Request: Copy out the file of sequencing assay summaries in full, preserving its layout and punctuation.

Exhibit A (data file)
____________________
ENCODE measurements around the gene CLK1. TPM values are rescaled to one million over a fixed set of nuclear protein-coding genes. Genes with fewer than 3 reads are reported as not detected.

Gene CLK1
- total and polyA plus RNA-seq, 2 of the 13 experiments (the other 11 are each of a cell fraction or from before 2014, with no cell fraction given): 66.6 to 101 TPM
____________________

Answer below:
ENCODE measurements around the gene CLK1. TPM values are rescaled to one million over a fixed set of nuclear protein-coding genes. Genes with fewer than 3 reads are reported as not detected.

Gene CLK1
- total and polyA plus RNA-seq, 2 of the 13 experiments (the other 11 are each of a cell fraction or from before 2014, with no cell fraction given): 66.6 to 101 TPM